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Notre-Dame: the map of the plume of smoke after the fire

The authorities have posted online Wednesday the mapping of lead dust samples on the ground since the fire of Notre-Dame in April, while the latest child screening did not reveal new cases of over-contamination .

The Regional Health Agency (ARS) of Ile-de-France has put online a “dynamic cartography” recording the samples taken from the public space – by the public authorities or the communes – and made public a modeling of the plume of smoke cleared during the disaster, confirming that the fallout in lead are the strongest close to the fire .

Click here to see the big map.

1,072 lead level measurements

At the end of October, 1,072 measurements of lead levels were carried out since the April 15th fire on children and young people in the districts of Paris closest to the cathedral (1st, 4th, 5th, 6th and 7th).

Twelve cases exceeded the threshold for mandatory reporting of lead poisoning (50 micrograms of lead per liter of blood) “which remains at the level of the global population, but does not present at this stage of over-contamination,” said the regional director of the ARS Aurélien Rousseau. In 11 of these 12 cases, “we found a source of contamination at home”, particularly because of the presence of lead in buildings Haussmann, he said presenting these results to the press.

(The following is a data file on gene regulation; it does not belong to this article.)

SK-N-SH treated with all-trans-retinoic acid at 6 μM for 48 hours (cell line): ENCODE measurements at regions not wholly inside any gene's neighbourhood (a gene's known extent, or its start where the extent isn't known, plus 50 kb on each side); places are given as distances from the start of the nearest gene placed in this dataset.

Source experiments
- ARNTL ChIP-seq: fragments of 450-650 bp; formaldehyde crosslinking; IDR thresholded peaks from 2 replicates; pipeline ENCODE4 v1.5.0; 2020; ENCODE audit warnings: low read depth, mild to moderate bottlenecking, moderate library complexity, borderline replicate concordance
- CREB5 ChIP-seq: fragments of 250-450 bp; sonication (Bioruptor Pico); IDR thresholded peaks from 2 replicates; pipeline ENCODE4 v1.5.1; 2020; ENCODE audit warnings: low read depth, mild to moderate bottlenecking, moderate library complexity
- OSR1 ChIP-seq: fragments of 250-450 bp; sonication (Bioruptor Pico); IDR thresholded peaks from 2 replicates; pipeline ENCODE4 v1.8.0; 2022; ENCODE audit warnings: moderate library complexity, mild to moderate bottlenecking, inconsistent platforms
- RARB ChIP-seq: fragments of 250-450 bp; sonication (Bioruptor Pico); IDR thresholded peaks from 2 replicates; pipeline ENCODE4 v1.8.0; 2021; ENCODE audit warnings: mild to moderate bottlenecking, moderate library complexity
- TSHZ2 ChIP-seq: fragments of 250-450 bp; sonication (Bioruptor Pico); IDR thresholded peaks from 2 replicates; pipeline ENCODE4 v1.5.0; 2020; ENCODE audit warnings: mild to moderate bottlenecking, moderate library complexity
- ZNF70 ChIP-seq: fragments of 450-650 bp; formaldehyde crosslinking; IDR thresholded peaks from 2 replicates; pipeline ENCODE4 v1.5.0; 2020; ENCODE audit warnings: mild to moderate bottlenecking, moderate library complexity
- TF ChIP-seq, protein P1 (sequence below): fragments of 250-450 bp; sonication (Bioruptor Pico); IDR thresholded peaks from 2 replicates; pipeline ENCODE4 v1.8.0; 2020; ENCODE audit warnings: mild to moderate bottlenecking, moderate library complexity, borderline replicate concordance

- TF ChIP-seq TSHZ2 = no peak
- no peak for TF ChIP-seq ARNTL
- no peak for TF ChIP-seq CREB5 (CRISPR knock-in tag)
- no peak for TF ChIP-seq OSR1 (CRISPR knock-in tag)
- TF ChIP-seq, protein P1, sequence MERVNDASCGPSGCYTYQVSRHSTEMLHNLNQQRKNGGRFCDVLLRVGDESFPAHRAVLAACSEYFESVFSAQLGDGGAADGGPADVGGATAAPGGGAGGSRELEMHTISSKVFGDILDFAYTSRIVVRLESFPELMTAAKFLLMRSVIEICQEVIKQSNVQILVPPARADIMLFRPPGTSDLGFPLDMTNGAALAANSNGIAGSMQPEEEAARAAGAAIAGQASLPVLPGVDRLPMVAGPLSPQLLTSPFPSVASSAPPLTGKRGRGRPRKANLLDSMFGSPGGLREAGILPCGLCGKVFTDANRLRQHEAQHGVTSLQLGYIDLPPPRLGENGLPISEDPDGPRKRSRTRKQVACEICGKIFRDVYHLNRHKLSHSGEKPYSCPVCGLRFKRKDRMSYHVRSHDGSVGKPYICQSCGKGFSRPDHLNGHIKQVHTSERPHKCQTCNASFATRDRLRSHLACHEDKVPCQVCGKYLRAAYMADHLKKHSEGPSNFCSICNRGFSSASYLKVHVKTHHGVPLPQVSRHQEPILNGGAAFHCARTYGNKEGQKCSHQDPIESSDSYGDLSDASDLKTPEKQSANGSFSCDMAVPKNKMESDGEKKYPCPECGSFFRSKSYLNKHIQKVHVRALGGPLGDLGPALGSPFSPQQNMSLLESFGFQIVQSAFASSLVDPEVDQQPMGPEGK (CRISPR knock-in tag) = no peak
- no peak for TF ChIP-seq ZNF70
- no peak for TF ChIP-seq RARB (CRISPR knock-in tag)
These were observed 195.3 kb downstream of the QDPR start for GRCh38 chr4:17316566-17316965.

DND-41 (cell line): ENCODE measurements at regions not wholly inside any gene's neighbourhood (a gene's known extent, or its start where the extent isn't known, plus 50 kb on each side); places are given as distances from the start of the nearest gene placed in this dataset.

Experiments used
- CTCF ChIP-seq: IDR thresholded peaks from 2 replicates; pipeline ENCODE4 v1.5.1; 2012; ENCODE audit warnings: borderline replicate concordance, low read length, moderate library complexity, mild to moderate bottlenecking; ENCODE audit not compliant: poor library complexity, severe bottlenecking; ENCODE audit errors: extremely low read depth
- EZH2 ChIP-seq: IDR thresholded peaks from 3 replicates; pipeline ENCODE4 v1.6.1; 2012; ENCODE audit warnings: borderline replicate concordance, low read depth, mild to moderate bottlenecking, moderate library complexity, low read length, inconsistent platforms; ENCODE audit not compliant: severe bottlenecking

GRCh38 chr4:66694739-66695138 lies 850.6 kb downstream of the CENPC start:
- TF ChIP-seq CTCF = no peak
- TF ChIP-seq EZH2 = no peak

Of the 1,060 other cases, 96 revealed a “vigilance” threshold requiring a six-month check. The previously noted trends are therefore confirmed.

From Paris to Mantes-la-Jolie

In addition, the ARS commissioned the Ineris (French institute for the industrial environment and risks) to model the smoke plume of the fire, in order to specify its trajectory towards the west and to evaluate the quantity of lead dust that he could lead.

While recognizing “significant uncertainty”, Ineris estimated that some 150 kilograms of lead dust were released into the atmosphere, with some 460 tons of lead in the roof and spire of the cathedral.

The plume stretched to Mantes-la-Jolie in the Yvelines is almost 50 kilometers. In the three scenarios modeled, the neighborhoods of Paris or the suburbs located on the path of the plume were the most affected.

No contamination in Yvelines and Hauts-de-Seine

The ARS has made a hundred additional samples taken during November, following this modeling. In Yvelines and Hauts-de-Seine, no measurement exceeded 300 micrograms per square meter, for a “benchmark” of 5,000 μg / m2, beyond which the ARS has set up targeted screening and decontamination operations. In Paris, all measurements were less than 1,000 μg / m2, except one at 1,400. These measures “do not present inconsistencies with respect to modeling,” said Laurence Rouil, head of “environmental modeling” of Inéris.

In addition, they confirm the initial hypothesis that the largest fallout of lead occurred in the 800-meter zone around the cathedral – not modeled by the Ineris – by projections during collapses, for example by the smoke.

The forecourt of the cathedral still contaminated

Thus the rates recorded on the forecourt, still closed to the public, are still high, with measures at 30,000 or 40,000 μg / m2, said Aurélien Rousseau. “Several cleaning campaigns have lowered these levels, but not enough,” he said, noting that “the very nature of the pavement (soil) makes cleaning very difficult.” Moving rubble can also lead to “reissues” of lead.

The reconstruction site remains “permanently monitored”, including blood lead exams for people working there, said the head of the ARS.

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